by Tom Gaylord
Writing as B.B. Pelletier

Millitia rifle
Millita air rifle.

Part 1

A history of airguns

This report covers:

  • An important lesson
  • RWS Hobby
  • JSB Exact RS
  • Air Arms Falcons
  • Cocking effort
  • It’s been lubricated
  • What have we learned?

Today we look at the power of the Millita rifle I bought at Findlay. The numbers will sound slow, but please remember this rifle is from the 1930s. It’s not a youth rifle, despite the velocity.

An important lesson

We will also learn something important from today’s test. I will show it to you in a little bit. Let’s get started.

RWS Hobby

The first pellet I tried was the venerable RWS Hobby. At 7 grains the Hobby is the quintessential high-speed pellet that gives the top velocity numbers that can be believed. Yes, there are lighter lead-free pellets that get thrown into the mix, but everyone knows they do not represent an airgun very well. Many manufacturers have taken to quoting two top velocity figures, one for lead pellets and the other for lead-free pellets.

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Checking out a Diana RWS 34P: Part 5

by Tom Gaylord
Writing as B.B. Pelletier

Part 1
Part 2
Part 3
Part 4

Diana 34P
The Diana RWS 34P is a classic breakbarrel spring-piston air rifle.

This report covers:

  • How to tell if the mainspring is broken
  • Tight piston seal
  • JSB Exact RS domes
  • RWS Hobbys
  • RWS Superdomes
  • Where are we?
  • Did the rifle smooth out?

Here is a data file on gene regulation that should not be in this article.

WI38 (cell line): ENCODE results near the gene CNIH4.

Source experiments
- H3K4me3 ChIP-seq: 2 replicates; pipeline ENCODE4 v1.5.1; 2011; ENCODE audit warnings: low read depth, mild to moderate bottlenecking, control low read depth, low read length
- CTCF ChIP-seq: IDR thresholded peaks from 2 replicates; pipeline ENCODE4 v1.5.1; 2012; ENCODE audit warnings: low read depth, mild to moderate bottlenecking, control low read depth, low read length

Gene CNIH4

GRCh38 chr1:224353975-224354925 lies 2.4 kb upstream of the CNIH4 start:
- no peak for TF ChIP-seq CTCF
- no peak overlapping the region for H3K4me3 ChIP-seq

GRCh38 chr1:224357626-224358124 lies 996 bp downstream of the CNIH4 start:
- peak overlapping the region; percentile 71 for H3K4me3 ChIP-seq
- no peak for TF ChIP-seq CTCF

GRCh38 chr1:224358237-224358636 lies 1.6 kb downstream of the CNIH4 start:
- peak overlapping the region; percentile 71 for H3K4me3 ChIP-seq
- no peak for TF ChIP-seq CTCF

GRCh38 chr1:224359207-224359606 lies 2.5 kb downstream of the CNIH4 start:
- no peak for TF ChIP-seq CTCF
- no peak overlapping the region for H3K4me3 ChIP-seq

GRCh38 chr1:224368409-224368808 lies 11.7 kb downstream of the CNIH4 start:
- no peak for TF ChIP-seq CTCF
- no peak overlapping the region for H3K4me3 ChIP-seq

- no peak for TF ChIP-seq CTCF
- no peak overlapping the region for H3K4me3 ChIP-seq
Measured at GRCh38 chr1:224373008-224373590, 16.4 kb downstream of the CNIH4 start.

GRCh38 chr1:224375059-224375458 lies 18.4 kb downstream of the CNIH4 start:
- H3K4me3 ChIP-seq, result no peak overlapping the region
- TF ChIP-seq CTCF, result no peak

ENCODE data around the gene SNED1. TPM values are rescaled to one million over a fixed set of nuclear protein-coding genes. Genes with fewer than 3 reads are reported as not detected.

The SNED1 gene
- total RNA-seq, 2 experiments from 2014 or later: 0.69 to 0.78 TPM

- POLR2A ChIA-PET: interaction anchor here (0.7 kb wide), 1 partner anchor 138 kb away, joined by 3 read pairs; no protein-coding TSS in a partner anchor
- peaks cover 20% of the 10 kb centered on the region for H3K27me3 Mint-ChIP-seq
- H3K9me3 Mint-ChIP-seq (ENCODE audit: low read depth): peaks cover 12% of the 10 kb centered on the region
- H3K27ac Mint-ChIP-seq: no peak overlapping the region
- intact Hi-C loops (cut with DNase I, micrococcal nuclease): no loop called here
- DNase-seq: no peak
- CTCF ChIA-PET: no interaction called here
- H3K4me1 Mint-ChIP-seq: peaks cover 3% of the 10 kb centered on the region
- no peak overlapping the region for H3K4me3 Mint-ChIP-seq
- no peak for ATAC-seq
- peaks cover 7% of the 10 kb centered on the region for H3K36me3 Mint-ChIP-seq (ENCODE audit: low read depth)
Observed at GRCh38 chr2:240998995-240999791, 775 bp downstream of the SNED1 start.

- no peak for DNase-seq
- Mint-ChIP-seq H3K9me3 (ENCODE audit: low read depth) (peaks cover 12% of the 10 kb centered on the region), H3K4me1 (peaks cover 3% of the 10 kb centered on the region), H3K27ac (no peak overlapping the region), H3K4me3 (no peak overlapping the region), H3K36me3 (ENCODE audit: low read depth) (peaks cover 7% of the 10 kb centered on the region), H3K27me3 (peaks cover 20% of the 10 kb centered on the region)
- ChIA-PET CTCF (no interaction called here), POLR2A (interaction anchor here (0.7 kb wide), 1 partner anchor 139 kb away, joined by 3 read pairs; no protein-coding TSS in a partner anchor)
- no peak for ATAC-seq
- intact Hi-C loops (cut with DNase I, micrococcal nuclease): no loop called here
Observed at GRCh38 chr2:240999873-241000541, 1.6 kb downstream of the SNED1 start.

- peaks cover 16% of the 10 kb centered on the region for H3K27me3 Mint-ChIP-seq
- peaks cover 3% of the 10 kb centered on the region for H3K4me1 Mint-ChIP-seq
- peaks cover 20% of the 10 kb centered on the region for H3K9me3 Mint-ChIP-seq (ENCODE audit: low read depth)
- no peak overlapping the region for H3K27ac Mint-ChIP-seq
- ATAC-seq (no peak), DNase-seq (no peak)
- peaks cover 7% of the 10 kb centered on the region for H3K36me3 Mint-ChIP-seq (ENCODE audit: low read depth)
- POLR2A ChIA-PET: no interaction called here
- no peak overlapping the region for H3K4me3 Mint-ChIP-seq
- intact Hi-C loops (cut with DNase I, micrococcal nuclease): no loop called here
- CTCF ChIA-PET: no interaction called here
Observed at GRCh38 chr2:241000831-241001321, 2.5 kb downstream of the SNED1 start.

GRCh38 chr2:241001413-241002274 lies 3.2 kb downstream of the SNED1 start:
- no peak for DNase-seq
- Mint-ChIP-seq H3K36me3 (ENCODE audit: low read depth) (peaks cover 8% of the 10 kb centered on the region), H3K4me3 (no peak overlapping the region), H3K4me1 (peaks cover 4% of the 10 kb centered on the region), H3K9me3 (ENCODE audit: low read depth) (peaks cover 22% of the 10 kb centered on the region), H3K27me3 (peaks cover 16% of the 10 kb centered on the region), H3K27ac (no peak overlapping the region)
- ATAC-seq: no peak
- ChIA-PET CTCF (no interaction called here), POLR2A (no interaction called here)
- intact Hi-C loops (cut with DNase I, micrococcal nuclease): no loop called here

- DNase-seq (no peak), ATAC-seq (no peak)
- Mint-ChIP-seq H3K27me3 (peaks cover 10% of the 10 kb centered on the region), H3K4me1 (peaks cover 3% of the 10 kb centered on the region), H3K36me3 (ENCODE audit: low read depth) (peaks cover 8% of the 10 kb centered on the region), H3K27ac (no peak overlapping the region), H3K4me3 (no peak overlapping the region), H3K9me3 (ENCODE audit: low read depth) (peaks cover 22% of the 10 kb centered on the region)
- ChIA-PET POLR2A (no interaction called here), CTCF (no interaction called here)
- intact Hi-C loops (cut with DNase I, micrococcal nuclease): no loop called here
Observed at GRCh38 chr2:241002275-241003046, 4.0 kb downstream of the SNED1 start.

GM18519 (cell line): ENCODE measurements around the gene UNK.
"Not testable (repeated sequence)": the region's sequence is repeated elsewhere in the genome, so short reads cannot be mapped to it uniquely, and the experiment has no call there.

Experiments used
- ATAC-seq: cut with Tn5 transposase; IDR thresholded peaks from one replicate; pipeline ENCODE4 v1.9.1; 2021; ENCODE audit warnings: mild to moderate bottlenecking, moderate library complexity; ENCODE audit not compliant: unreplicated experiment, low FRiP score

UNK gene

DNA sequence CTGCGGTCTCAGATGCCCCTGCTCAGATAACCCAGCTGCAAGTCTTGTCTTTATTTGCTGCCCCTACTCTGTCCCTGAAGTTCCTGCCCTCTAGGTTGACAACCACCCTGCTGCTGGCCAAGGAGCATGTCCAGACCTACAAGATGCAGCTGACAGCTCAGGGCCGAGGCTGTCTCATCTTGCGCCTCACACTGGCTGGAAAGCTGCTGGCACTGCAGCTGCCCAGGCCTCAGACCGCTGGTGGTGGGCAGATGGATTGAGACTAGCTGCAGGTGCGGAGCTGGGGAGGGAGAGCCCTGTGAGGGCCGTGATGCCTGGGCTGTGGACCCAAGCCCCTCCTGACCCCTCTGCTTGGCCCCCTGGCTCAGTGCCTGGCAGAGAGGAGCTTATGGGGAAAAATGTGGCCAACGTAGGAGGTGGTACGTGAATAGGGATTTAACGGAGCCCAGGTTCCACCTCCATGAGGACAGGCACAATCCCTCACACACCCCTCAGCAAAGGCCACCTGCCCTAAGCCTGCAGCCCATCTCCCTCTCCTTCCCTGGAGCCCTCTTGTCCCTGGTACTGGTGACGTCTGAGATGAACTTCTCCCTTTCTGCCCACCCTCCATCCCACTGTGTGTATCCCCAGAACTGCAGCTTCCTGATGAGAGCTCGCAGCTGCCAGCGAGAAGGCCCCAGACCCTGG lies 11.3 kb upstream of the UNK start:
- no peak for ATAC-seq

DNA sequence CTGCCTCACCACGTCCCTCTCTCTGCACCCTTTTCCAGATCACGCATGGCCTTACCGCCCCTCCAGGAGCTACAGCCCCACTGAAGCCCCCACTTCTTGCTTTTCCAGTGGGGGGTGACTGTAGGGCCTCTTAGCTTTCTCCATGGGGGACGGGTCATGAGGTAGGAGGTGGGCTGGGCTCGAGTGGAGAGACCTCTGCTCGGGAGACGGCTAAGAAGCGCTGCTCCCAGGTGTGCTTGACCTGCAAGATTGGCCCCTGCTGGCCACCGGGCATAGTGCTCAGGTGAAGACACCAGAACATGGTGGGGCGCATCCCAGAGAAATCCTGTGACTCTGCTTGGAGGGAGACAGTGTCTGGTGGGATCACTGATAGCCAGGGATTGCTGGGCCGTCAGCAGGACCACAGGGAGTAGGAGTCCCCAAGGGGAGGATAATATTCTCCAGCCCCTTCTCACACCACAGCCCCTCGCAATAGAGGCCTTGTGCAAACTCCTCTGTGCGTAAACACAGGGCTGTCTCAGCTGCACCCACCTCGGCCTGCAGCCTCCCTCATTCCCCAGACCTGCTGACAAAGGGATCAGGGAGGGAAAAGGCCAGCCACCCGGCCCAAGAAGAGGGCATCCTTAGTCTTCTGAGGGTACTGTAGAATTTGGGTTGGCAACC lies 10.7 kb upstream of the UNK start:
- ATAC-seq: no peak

• Cocking effort
  • What are the advantages?
  • The rest of the story

Today we look at the results of yesterday’s tune on Geo791’s .22 caliber Diana RWS 34P. I talked to Tom Gore, the owner of Vortek, and asked what kind of results I could expect from this kit. He said this one was designed to make the rifle perform at the factory spec, but with much longer spring life. When I told him how the rifle had tested before he said he felt it was right on spec already. I felt so, as well. And of course that was with a broken mainspring.

How to tell if the mainspring is broken

Several of you have asked me whether it’s possible to know when a Diana mainspring has broken and I said no. If just one end of the spring is broken the gun will shoot smoother than before and will have the same velocity. I think the broken piece winds itself into the new end of the mainspring (it always does) and helps dampen vibration. Unless you are observing the performance of your rifle very carefully and watching for this you’ll never see it.